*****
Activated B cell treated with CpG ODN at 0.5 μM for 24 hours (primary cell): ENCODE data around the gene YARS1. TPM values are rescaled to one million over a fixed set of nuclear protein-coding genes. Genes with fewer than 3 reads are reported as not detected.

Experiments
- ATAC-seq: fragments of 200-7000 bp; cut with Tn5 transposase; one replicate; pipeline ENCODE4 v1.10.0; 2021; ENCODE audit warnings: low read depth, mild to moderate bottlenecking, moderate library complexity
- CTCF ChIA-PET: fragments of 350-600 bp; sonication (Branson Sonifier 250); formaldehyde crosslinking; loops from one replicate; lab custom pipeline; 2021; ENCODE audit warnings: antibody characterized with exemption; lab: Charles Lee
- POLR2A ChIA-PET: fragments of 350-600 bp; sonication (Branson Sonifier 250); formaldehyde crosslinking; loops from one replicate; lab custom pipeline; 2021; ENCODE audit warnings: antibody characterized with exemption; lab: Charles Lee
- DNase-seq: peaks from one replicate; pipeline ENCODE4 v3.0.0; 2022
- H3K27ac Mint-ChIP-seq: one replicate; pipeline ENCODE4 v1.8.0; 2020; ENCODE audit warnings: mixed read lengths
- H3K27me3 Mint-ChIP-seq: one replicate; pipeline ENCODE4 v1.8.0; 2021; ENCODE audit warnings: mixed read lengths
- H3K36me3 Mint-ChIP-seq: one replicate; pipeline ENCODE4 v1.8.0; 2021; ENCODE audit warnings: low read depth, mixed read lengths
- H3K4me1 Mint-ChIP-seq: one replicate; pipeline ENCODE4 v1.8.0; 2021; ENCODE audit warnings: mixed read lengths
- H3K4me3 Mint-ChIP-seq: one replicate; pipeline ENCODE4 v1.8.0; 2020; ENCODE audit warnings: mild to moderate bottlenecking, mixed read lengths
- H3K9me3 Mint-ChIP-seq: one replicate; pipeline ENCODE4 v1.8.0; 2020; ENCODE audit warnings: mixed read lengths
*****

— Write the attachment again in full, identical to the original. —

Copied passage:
Activated B cell treated with CpG ODN at 0.5 μM for 24 hours (primary cell): ENCODE data around the gene YARS1. TPM values are rescaled to one million over a fixed set of nuclear protein-coding genes. Genes with fewer than 3 reads are reported as not detected.

Experiments
- ATAC-seq: fragments of 200-7000 bp; cut with Tn5 transposase; one replicate; pipeline ENCODE4 v1.10.0; 2021; ENCODE audit warnings: low read depth, mild to moderate bottlenecking, moderate library complexity
- CTCF ChIA-PET: fragments of 350-600 bp; sonication (Branson Sonifier 250); formaldehyde crosslinking; loops from one replicate; lab custom pipeline; 2021; ENCODE audit warnings: antibody characterized with exemption; lab: Charles Lee
- POLR2A ChIA-PET: fragments of 350-600 bp; sonication (Branson Sonifier 250); formaldehyde crosslinking; loops from one replicate; lab custom pipeline; 2021; ENCODE audit warnings: antibody characterized with exemption; lab: Charles Lee
- DNase-seq: peaks from one replicate; pipeline ENCODE4 v3.0.0; 2022
- H3K27ac Mint-ChIP-seq: one replicate; pipeline ENCODE4 v1.8.0; 2020; ENCODE audit warnings: mixed read lengths
- H3K27me3 Mint-ChIP-seq: one replicate; pipeline ENCODE4 v1.8.0; 2021; ENCODE audit warnings: mixed read lengths
- H3K36me3 Mint-ChIP-seq: one replicate; pipeline ENCODE4 v1.8.0; 2021; ENCODE audit warnings: low read depth, mixed read lengths
- H3K4me1 Mint-ChIP-seq: one replicate; pipeline ENCODE4 v1.8.0; 2021; ENCODE audit warnings: mixed read lengths
- H3K4me3 Mint-ChIP-seq: one replicate; pipeline ENCODE4 v1.8.0; 2020; ENCODE audit warnings: mild to moderate bottlenecking, mixed read lengths
- H3K9me3 Mint-ChIP-seq: one replicate; pipeline ENCODE4 v1.8.0; 2020; ENCODE audit warnings: mixed read lengths